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Take 5 with Catheryn Cheal

Friday, February 11, 2011
Take 5 with Catheryn Cheal
By Katie Land, news editor

Composed of a diverse array of faculty, staff and administrators, the Oakland University community is unique, creative, and dedicated. As part of a continuing effort to explore the various roles and lives of our Golden Grizzlies, the News @ OU website presents a new interview series. We invite you to share these stories and “Take 5” with OU.

“Take 5 with Catheryn Cheal”

Catheryn Cheal, Ph.D., is the assistant vice president for e-Learning and Instructional Support. She works to create and develop online courses and programs, establish new technology and improve software programs and web pages through Moodle. Originally an art history instructor, Catheryn began to work in e-Learning to teach faculty about the positive aspects of online learning. Since joining the Oakland community in 2004, Catheryn has overseen an incredible increase in online courses and programs, from roughly 13 online courses to OU’s current 140 a semester.

1) What are some common misconceptions about your field?

I believe there are two main misconceptions about our work. This first is that online courses are “easier,” and the second is that certain subjects don’t translate into online courses. Students need to be self-motivated and they often end up with much more writing and reading in online courses, so they definitely aren't easier.

Through programs like Moodle, with forums and discussion options, and Elluminate, with video conference capabilities, you really can do almost anything online that you can do in a classroom. In my experience, online courses can actually increase interaction between faculty and students by opening up a more intimate dialogue than what happens face-to-face. I've found that faculty who try out online teaching for themselves, usually enjoy the process and quickly become comfortable with how the students are learning.

2) What is the busiest time of year in your department?

Definitely the beginning of every semester. We are trying to get people in the right courses, keep Moodle running smoothly, and educate and train faculty that are new to the process. About 50 percent of our faculty are using Moodle currently, and we are continually working to increase that number.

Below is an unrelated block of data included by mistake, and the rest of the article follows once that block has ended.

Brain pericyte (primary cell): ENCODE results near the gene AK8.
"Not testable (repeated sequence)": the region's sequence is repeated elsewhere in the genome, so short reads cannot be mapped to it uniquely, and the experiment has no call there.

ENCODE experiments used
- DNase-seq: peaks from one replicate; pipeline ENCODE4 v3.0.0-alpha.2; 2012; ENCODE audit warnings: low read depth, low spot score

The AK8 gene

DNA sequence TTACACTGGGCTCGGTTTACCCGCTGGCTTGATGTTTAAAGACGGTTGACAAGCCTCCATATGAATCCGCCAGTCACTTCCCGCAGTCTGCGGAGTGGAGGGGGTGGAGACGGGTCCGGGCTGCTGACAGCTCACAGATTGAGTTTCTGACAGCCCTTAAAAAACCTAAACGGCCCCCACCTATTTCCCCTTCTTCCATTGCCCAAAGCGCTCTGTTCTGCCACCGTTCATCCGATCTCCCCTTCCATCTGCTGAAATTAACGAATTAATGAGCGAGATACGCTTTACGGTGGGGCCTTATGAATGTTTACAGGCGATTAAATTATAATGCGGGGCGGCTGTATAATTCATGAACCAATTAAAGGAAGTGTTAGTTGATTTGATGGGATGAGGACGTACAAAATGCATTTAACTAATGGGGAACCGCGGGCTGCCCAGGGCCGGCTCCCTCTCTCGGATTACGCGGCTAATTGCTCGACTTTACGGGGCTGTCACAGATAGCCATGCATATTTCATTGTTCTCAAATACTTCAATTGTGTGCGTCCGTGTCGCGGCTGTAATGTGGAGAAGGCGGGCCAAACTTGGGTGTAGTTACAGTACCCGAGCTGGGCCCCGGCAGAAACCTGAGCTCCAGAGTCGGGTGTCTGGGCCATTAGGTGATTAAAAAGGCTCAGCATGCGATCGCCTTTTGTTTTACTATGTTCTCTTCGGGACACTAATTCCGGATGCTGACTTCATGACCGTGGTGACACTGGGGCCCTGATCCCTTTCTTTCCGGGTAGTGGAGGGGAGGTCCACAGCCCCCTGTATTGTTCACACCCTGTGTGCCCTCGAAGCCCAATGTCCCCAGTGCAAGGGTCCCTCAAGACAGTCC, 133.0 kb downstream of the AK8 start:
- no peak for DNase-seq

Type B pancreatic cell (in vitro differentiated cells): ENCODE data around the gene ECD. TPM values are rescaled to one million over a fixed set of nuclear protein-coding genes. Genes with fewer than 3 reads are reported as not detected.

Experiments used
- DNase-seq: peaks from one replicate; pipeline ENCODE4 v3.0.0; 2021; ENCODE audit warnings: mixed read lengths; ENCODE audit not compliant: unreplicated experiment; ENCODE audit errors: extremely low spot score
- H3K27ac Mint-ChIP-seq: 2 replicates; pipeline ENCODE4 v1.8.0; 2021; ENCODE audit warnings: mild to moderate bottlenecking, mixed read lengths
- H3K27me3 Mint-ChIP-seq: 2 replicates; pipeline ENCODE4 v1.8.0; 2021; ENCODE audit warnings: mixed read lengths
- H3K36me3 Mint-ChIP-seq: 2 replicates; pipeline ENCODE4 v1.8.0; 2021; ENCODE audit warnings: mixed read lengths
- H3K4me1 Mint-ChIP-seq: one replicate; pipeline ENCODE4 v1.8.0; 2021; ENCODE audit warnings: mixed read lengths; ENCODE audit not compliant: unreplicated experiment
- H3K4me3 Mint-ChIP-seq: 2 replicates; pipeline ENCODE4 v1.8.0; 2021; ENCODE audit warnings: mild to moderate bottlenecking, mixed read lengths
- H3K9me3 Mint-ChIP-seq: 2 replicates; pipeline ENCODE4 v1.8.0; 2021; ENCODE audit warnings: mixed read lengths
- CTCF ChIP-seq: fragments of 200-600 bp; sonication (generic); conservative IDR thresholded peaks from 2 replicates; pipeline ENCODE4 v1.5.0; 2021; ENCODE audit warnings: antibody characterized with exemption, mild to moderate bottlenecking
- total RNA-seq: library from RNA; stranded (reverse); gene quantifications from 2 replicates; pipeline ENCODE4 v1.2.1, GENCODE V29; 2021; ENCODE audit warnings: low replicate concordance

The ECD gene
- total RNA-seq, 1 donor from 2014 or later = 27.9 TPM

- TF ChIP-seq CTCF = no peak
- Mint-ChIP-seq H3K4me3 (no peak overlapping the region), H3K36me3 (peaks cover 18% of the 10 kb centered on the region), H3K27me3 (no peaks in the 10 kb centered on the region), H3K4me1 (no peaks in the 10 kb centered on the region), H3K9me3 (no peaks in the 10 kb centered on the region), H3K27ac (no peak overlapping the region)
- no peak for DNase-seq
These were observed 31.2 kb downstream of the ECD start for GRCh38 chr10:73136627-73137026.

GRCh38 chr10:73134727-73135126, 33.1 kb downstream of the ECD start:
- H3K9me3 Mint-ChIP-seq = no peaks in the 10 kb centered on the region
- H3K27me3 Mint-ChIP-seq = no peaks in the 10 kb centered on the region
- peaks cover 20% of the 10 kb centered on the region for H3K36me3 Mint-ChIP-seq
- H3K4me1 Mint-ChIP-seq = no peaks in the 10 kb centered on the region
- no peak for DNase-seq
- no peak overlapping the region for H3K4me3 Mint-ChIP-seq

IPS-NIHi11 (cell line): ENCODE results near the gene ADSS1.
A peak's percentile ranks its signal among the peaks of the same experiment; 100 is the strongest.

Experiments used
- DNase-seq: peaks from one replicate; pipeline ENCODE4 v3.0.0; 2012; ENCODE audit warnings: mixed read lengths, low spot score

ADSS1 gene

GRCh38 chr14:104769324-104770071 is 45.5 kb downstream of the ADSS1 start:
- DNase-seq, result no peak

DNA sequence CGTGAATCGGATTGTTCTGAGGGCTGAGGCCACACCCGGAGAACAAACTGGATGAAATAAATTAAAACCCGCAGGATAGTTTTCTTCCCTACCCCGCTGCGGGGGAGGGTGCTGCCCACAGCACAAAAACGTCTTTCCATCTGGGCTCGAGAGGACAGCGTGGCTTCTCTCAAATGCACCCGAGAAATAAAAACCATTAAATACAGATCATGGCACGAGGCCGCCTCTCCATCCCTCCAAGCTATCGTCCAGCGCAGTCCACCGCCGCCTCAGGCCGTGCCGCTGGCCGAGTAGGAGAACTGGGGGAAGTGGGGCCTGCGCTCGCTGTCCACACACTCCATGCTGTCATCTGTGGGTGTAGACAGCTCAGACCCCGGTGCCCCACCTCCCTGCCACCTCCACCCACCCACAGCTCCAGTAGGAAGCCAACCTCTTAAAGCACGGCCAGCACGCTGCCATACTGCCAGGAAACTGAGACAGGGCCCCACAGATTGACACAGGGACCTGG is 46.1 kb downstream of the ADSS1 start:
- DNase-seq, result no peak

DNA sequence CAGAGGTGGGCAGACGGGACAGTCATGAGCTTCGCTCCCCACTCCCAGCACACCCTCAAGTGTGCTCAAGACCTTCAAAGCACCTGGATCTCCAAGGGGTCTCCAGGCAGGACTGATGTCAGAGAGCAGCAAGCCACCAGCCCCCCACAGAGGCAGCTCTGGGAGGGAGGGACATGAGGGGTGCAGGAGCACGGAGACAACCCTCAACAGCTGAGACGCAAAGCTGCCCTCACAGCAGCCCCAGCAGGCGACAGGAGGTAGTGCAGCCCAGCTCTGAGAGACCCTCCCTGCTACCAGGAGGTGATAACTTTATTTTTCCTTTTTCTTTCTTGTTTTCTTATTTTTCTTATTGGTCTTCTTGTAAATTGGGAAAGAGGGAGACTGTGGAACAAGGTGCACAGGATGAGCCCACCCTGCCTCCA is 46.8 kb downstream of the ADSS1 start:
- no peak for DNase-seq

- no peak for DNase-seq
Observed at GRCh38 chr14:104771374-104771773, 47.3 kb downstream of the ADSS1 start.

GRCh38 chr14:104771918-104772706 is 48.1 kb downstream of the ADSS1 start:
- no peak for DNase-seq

3) What is your favorite Michigan season?

Oh, I like them all. I grew up here, but lived in Southern California for 20 years, and that seemed like only one season. What is really wonderful about Michigan are the trees and the water. I think it is the most beautiful state in the country, no matter the season.

4) Do you have any pets?

Certainly! We have three cats (Sugar Nose, Pumpkin Head and Tiger Eye), a golden retriever named Chloe, and we keep five chickens in a coop. My son is a veterinarian, so we are definitely animal people. I believe that pets bring life and good humor to a house. I grew up going to my grandpa’s farm, and I really like that kind of life. I may overly romanticize it, but the chickens are my homage to Michigan farm life.

5) What are some of the special challenges you encounter?

As I work in an ever-changing medium, it is a constant challenge to update and transform processes into an online format that were designed manually for face-to-face interactions. It is complicated to update the processes and the inner workings of a university. Technology's nature is to change, while institutions are designed to be stable.

We are constantly making changes to many processes, such as online admissions, advising, course evaluations, assessment, research and teaching. Each has its own challenges. One example is the Moodle gradebook. If you have 100 faculty, there will be 100 different ways to calculate their many course grades through the semester. Moodle can handle most of these ways, but my staff meet with each separately to set up their gradebook.

To read other "Take 5" interviews, view the website at